a task given

It was always easier when they looked like they needed to be healed…

Raphael sat on the roof beam, watching. Peter had already overturned the washing basket and torn all the straw from the bed. He was now lying prone on the floor, padding his hand along the shadows behind the bed frame.

Nothing. Peter arose, dusty and annoyed.

‘Loose something?’ Raphael said, as he hopped down from the beam.

Peter spun round, and looked to the door. Surely, he had closed the door? But apparently not.

He wasn’t sure he liked this Raphael. He’d appeared a few days ago, and now wouldn’t leave him alone. Yet, Jesus welcomed him, so…

‘No, no. I’m fine. Just sorting a few things.’
Raphael laughed, and said, ‘here, let me help you.’

Together they began re-laying the straw and tidying the clothes. Peter’s eyes kept straining along every shelf, every door frame.

‘What were you looking for?’ Raphael asked again, once Peter had settled down.

‘Keys.’ Peter said, in defeat.
‘But you have no locks…’ Raphael said, almost innocently.

‘No — never any need.  Not here.  But… ‘ Peter went digging through his pockets again.

‘But you found some?  Offered to keep them safe, maybe?’
Peter got defensive, then saw the mischievous glint in the man’s eyes.

‘You know, don’t you?’ Peter said, as he slumped on the bench.

Raphael nodded and quoted, ‘You are Peter, and on this Rock…  So, has he given you the keys, then?’

‘No, not yet. But it’s a big responsibility, and I’ve… well, I’ve been practising.’  Peter walked out into the yard, and pulled out his tools. There, half-whittled, was a wooden key.

‘This is the fifth one I’ve made. I keep loosing them…’
Raphael nodded. ‘Tricky things, keys…’
Peter scowled, and turned away from him again.

‘But that not all, is it? What are you doing here today? Why are you whittling keys instead of going with the others.’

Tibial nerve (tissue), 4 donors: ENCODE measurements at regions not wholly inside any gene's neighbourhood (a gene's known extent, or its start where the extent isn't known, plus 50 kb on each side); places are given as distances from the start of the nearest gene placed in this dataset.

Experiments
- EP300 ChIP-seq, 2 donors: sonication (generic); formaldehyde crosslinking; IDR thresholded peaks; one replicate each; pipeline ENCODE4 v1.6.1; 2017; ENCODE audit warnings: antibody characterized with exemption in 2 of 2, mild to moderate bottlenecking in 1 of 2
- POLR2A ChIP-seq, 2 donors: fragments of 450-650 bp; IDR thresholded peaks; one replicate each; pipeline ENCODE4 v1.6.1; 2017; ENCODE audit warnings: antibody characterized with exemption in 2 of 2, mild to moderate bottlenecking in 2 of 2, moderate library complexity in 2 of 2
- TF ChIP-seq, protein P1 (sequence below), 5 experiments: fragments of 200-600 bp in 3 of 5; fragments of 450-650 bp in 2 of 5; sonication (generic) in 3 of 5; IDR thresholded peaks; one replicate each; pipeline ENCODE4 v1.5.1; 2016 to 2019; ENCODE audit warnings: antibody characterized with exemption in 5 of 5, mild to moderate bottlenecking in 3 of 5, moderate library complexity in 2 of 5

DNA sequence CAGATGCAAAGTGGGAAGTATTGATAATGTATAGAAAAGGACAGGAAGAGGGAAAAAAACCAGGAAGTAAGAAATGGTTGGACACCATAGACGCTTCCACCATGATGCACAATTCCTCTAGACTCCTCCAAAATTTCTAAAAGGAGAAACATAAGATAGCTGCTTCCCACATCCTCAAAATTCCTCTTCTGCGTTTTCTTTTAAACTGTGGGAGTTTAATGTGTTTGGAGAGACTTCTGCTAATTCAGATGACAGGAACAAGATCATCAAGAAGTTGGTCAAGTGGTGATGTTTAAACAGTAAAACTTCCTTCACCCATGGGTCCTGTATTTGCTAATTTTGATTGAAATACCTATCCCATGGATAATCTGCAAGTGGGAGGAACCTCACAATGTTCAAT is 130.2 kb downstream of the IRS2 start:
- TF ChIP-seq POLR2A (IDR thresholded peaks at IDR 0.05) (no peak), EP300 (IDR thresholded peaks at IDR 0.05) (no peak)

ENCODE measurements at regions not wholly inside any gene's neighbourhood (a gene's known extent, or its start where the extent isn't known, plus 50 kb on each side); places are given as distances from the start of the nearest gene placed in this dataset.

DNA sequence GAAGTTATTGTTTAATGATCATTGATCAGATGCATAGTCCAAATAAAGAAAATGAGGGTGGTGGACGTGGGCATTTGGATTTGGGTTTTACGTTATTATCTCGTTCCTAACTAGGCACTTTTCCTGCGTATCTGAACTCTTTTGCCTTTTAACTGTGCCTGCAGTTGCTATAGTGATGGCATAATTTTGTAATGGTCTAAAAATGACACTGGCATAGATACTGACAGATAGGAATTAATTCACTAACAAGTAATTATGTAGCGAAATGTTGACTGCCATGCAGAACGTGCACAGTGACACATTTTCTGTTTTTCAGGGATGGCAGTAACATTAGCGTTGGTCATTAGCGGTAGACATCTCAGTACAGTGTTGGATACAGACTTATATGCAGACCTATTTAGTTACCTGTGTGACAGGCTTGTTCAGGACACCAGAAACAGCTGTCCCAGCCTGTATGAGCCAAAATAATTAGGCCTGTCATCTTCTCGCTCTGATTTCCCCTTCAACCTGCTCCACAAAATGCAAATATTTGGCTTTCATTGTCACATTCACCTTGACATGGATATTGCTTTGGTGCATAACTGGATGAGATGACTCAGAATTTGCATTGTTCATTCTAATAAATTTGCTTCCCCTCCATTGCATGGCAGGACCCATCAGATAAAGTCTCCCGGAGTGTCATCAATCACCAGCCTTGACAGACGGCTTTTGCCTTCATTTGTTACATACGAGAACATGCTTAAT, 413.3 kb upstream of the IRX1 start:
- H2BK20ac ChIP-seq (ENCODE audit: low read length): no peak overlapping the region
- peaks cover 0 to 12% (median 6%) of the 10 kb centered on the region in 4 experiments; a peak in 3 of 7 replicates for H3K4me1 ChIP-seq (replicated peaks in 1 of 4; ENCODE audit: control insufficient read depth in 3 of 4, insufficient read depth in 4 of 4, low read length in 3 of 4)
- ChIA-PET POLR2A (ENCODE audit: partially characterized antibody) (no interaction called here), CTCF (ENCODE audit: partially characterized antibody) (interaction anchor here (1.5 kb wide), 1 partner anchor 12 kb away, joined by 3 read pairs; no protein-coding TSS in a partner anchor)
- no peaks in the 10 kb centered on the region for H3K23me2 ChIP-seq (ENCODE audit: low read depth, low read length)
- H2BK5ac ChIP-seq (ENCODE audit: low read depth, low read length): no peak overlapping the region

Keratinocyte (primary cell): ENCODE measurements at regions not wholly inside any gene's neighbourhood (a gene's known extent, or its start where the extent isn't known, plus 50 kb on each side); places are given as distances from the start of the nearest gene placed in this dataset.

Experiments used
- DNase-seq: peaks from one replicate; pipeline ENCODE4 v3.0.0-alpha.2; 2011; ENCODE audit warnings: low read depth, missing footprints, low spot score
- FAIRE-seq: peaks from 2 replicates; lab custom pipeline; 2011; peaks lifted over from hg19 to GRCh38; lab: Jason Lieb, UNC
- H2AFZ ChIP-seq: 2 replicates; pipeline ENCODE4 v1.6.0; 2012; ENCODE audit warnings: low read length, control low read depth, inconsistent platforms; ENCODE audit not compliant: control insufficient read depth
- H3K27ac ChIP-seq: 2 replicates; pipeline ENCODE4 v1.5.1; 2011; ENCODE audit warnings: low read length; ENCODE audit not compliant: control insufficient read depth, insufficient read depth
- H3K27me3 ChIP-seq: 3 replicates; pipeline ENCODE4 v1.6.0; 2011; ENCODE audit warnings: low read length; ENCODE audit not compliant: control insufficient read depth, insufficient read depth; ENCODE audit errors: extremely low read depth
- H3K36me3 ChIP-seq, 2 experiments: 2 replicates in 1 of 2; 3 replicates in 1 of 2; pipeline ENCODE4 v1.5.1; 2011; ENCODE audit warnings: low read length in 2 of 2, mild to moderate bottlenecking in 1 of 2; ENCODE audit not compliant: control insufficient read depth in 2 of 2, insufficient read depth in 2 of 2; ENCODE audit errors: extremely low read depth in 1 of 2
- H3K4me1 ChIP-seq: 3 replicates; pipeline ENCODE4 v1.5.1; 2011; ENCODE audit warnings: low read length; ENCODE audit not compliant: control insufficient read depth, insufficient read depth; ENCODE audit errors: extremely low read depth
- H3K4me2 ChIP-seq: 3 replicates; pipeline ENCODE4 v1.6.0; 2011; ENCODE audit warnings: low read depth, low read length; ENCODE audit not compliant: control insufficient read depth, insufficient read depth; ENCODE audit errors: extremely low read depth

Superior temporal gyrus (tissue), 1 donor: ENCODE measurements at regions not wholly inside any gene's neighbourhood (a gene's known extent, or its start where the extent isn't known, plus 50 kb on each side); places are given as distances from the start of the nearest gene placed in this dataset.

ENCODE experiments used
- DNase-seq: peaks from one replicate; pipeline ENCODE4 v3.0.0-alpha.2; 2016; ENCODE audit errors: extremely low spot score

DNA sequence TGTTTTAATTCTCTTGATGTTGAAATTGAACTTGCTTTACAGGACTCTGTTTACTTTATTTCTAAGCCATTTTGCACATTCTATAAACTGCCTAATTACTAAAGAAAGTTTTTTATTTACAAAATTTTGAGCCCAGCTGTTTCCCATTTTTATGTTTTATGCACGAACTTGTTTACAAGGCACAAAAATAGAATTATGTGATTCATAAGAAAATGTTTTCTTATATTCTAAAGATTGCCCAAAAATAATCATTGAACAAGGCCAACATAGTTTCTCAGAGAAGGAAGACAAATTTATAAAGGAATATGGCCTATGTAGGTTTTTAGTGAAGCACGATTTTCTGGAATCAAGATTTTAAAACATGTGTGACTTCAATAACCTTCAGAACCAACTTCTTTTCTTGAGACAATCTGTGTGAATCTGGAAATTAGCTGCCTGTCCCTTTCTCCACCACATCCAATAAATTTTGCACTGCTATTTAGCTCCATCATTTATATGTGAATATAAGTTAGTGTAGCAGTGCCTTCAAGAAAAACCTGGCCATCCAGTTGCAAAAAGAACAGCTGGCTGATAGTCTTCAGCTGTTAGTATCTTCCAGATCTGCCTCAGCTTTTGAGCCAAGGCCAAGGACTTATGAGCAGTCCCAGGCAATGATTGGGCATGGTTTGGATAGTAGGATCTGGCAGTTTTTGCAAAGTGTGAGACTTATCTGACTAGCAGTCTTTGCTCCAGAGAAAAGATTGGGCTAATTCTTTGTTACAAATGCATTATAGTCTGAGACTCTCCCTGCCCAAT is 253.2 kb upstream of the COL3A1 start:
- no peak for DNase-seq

‘You heard him! “Get behind me, Satan!” I’m a stumbling block. I get in the way.’

‘You know he didn’t mean it.’
‘But he did. I act too fast. I make a fool of myself. I get in the way.’

‘True enough– but he didn’t mean it. What he has to do is hard. He needs you to understand that — not try to talk him out of it. And that day — well, that day you said the very thing he was trying not to allow himself to think. You said he should go a different way.’

‘No fear of that. I could never influence him.’
‘Oh, Peter, don’t you see? You can. You do. He needs all of us around him — but sometimes he sees things you don’t, and you misunderstand.’

Peter had never thought of it this way — and he wasn’t sure if he trusted this Raphael yet. But it was true:  Jesus chose to stay with them. Maybe he did need them…  Peter began to feel better.

Raphael let Peter relax into the silence. He still wasn’t quite sure what his task was with Peter… but he trusted it would become clear in time.

‘Do you remember the day you walked on water?’
Peter looked up, swiftly.  How did Raphael know that?
‘They day I learned to drown, you mean. Another bit of folly.’

‘Well, yes. But there was a moment, wasn’t there, when the water held?’

Peter remembered it. Jesus, calm as could be on the waves, and Peter stepping out — crazy, wild, trusting. The first step held and he walked on water, and then his nerve broke, and he forgot even that he could swim.

‘Yes.  There was a moment.’

‘Right then. Hold onto that. You are Peter…’

‘I am Peter… and perhaps … maybe Andrew is good with keys?’

The angel smiled and led Peter out of the village.   His first job was done.  Now, it was time to climb a mountain.


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